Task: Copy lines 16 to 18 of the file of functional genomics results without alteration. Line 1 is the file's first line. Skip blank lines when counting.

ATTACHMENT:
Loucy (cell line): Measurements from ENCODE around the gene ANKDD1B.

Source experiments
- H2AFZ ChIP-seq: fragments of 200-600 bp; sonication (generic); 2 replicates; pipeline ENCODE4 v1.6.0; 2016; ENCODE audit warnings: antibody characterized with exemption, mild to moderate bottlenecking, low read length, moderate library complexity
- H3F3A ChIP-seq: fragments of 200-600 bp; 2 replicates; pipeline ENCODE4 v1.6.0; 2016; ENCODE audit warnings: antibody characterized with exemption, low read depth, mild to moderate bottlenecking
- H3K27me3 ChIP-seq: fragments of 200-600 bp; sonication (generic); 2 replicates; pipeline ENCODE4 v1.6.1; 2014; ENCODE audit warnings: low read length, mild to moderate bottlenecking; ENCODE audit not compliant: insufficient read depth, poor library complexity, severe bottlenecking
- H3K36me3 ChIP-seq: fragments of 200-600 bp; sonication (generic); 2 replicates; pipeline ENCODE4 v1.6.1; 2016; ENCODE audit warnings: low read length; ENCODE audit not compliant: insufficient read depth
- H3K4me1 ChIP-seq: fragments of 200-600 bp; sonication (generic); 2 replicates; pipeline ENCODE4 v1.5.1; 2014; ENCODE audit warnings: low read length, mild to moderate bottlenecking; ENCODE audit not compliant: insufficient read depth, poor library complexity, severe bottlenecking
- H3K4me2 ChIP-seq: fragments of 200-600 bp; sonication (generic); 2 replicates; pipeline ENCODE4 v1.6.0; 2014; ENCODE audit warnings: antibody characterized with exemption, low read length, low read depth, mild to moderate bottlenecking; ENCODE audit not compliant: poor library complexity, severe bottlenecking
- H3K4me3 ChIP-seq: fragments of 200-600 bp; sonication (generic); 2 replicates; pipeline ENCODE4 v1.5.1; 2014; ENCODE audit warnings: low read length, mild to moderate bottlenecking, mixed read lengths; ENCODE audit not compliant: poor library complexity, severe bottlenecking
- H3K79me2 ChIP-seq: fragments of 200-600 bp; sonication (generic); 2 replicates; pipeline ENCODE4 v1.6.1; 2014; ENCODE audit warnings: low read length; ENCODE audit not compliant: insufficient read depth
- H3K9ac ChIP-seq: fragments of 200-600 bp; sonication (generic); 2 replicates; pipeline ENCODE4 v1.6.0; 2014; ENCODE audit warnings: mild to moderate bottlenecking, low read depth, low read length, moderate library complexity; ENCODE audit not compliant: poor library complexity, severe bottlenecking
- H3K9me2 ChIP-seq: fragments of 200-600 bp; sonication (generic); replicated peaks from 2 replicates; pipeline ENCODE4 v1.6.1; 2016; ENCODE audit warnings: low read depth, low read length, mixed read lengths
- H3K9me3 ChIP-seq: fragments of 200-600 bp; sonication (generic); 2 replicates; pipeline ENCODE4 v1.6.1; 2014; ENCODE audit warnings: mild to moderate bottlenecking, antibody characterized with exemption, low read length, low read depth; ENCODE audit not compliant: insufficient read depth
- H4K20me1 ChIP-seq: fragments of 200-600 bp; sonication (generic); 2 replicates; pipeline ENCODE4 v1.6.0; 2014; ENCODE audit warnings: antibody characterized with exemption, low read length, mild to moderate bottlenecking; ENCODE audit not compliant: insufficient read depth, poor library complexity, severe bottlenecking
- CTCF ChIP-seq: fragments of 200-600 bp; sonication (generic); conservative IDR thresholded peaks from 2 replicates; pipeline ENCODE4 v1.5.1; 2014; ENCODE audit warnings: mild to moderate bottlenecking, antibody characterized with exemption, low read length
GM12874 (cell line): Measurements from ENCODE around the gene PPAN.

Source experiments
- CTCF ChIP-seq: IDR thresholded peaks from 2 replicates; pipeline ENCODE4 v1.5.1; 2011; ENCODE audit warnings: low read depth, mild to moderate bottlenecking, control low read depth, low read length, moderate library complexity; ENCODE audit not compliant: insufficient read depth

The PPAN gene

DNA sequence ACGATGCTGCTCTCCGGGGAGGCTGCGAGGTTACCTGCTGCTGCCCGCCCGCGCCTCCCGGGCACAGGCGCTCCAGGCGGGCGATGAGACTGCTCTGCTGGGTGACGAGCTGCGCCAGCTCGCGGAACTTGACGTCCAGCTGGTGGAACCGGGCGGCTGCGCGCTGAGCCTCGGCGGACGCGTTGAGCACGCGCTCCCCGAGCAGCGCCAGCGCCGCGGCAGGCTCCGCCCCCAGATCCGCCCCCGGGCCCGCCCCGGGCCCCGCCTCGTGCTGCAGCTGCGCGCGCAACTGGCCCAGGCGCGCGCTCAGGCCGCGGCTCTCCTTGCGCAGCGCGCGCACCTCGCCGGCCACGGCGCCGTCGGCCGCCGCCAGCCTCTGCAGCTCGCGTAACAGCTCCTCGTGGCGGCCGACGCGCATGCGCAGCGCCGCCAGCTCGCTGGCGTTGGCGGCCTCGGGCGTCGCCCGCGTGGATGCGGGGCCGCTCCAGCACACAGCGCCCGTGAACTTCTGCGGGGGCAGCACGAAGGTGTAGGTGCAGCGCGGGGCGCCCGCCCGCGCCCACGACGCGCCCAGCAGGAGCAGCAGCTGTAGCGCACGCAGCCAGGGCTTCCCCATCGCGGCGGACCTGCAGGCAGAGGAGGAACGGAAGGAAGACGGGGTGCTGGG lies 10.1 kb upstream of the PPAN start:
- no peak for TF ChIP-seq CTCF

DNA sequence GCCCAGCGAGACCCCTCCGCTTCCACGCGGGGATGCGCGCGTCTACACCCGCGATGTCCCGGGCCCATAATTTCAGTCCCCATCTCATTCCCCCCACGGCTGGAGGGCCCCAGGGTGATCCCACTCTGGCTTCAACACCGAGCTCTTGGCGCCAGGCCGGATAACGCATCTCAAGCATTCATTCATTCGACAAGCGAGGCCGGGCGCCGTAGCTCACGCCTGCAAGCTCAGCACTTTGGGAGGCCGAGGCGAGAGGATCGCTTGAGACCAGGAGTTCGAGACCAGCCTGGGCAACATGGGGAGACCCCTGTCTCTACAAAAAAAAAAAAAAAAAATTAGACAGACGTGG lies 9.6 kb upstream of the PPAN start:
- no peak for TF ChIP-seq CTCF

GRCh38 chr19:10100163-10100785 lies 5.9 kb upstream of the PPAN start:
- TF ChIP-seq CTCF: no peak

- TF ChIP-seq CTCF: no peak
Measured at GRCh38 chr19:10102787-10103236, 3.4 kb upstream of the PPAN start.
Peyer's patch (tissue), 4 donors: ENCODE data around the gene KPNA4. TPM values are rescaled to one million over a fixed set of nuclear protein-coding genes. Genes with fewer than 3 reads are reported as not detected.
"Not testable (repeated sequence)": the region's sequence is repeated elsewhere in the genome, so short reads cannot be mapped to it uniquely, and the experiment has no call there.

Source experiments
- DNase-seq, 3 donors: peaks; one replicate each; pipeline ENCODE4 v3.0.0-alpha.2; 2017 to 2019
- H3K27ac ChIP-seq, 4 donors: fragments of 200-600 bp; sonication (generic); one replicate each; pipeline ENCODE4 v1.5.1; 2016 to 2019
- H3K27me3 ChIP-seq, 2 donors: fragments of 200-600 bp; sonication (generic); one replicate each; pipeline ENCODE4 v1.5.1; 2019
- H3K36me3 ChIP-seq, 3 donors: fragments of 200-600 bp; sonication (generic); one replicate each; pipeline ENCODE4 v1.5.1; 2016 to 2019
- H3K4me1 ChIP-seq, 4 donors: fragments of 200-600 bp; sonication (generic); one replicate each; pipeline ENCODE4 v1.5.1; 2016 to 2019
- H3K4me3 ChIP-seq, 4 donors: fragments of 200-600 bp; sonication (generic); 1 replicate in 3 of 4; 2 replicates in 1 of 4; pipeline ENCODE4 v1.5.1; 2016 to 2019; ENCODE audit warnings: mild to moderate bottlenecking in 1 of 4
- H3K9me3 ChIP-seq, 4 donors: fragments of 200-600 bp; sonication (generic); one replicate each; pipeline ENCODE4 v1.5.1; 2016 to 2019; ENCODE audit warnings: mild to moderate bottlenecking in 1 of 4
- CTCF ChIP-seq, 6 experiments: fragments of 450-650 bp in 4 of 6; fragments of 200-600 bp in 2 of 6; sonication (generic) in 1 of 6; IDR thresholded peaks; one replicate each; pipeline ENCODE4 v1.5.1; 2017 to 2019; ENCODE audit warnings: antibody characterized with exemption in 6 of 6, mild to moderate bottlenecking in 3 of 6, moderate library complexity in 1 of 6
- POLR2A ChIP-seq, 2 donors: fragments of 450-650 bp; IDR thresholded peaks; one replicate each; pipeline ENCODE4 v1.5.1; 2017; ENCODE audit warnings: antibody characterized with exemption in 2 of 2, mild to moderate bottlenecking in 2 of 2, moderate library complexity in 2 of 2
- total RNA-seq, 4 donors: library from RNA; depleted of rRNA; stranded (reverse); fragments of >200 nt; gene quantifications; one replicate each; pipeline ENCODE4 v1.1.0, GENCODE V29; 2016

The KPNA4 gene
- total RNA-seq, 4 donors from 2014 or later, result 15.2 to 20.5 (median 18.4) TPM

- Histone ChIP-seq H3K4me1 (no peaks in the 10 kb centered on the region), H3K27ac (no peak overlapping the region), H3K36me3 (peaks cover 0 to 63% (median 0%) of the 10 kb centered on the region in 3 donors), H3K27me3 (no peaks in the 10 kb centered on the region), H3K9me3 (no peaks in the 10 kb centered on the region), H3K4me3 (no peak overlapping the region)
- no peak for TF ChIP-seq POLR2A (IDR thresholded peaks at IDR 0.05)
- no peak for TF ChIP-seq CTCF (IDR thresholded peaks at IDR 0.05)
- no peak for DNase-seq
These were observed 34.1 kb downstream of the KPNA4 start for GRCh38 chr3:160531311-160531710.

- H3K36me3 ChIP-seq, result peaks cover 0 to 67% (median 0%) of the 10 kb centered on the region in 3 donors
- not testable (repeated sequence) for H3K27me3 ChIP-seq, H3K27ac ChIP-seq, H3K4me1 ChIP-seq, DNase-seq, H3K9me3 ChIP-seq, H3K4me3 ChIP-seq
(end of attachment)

GM12874 (cell line): Measurements from ENCODE around the gene PPAN.

Source experiments
- CTCF ChIP-seq: IDR thresholded peaks from 2 replicates; pipeline ENCODE4 v1.5.1; 2011; ENCODE audit warnings: low read depth, mild to moderate bottlenecking, control low read depth, low read length, moderate library complexity; ENCODE audit not compliant: insufficient read depth